Over the holidays, I made the time to read Donna Ballman's book, Stand Up for Yourself Without Getting Fired: Resolve Workplace Criis Before You Quit, Get Axed or Sue the Bastards. I found myself screaming out to my husband: Did you know......
- Did you know that a hostile work environment is not illegal. Being a bully in the workplace is not illegal.
- Most employers are required to have workers' compensation insurance -- but not all.
- You can be sued personally for something you do as a manager.
- No federal law requires your employer to carry health insurance coverage for employees. However, once they do have coverage, there are requirements they must follow.
What I like about Donna's book is that it uses lots of examples of real life workplace dilemmas. Donna gives you several options for how to handle them and the consequences of choosing the different options.
My Miami Herald column today goes into more detail about workplace rights. But basically what you need to know is that most of the time, employers can fire you for any reason. So act accordingly!
What you don’t know about workplace rules could cost you your job
Most employees believe they have more rights than they really have. What they don’t know could cost them.
BY CINDY KRISCHER GOODMAN
The holidays are over, your boss is still a jerk and now you’re deciding whether to set him straight about how to treat you in 2013.
What you do next could cost you your job, shut you out of your industry for awhile or help you win a case against your employer.
As we launch into a new year, it’s an ideal time to brush up on your workplace rights.
“What you think you know about your employment rights is probably dead wrong,” says Donna Ballman, a Fort Lauderdale employee-side labor attorney and author of Stand Up for Yourself Without Getting Fired: Resolve Workplace Crises Before You Quit, Get Axed or Sue the Bastards.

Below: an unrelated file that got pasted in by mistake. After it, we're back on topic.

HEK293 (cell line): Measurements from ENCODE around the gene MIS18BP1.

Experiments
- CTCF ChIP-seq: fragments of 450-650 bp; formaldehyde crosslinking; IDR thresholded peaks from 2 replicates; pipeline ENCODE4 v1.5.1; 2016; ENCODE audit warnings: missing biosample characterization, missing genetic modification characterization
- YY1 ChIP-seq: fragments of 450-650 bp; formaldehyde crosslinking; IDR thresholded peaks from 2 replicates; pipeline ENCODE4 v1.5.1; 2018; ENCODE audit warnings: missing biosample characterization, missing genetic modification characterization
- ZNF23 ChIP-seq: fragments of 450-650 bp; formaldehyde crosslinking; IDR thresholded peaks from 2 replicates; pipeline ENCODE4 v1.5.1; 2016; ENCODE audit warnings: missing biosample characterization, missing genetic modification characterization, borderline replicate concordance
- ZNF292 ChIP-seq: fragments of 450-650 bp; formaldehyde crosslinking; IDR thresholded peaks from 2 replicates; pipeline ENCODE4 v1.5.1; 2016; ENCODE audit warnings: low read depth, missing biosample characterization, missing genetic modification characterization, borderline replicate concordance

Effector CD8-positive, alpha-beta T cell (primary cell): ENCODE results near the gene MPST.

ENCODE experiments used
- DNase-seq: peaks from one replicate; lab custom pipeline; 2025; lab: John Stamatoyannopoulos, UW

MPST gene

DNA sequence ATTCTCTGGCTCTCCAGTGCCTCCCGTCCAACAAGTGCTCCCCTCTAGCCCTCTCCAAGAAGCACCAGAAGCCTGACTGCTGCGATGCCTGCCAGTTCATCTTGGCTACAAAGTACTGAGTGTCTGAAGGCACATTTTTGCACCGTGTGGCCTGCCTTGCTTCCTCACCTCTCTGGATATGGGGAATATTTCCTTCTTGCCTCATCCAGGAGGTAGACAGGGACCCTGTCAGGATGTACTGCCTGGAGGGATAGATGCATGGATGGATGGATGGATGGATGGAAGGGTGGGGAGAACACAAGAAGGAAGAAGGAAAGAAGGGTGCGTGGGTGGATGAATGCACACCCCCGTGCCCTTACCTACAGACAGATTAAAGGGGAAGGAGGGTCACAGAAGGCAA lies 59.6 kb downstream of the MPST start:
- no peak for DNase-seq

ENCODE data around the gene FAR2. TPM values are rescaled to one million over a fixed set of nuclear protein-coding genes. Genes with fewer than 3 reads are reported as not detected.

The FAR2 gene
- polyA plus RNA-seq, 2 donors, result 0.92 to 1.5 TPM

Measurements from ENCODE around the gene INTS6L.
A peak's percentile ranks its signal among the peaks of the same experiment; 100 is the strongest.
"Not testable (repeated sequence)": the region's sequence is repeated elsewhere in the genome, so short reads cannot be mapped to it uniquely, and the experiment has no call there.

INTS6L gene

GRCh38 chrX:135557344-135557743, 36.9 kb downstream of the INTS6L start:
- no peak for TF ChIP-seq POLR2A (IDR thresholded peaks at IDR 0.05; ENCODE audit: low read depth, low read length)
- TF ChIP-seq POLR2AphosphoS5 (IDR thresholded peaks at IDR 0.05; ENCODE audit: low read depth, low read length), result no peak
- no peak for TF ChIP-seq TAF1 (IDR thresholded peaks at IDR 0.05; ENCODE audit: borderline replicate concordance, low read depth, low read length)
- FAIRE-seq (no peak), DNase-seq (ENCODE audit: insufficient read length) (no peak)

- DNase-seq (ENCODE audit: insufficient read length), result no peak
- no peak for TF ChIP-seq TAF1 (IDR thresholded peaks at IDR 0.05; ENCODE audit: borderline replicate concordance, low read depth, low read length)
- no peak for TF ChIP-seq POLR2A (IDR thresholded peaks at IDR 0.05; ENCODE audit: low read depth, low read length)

If you think your boss needs a reason to fire you, you’re wrong. In every state in the nation, with the exception of Montana, employers can fire employees for any reason or no reason at all. But you can learn strategy to help you come out ahead in career-threatening situations.
Let’s say you choose to tell your boss he’s a bully or publicly criticize his style of management. Know that not a single state has a law against workplace bullying and that your criticism could get you fired in most states.
“When you work for a private sector employer, you have no constitutional right of free speech,” says Mark Neuberger, a management-side employment attorney with Foley & Lardner in Miami. “Most workers think they do and think they can speak out, but they are wrong. They get fired and learn the hard way that they might have been better off addressing their issues differently.”
Knowing your workplace rights starts even before you land the job.
Prospective employees are getting tripped up in the hiring process by answering questions on job applications and in interviews without knowing what’s legally allowed. An employer isn’t supposed to ask questions that reveal a protected status such as age or race. If an employer asks, “What race are you?” or “Do you have any kids?” you should answer truthfully, Ballman says, but keep a copy of the application or make a note of the inappropriate question.
Also, an employer isn’t supposed to do credit checks without your written permission. If you have bad credit, be ready to explain your situation. “They are supposed to give you a copy of the report and an opportunity to respond,” Ballman says.
Once hired, new employees face another quandary. They often sign paperwork without carefully reading what’s shoved in front of them. Big mistake.
“You should understand what you are agreeing to, and assume it will be enforced,” Ballman says. “And, if you are bound by an agreement, make sure you have a copy.”
Increasingly, non-compete agreements are at the center of workplace conflict. By signing one, if you leave or get fired, you may be forfeiting your right to work in your industry for a year or more after you stop working for this employer.
Ballman has discovered employers are slipping non-compete language into employee handbooks and job applications. Sometimes they are even told these agreements are never enforced. “Don’t sign anything if you aren’t sure what you are agreeing to or if you can’t live with it,” Ballman says. “Florida is one of the worst in the nation. Non-competes are being misused to bully employees into staying in terrible workplaces.”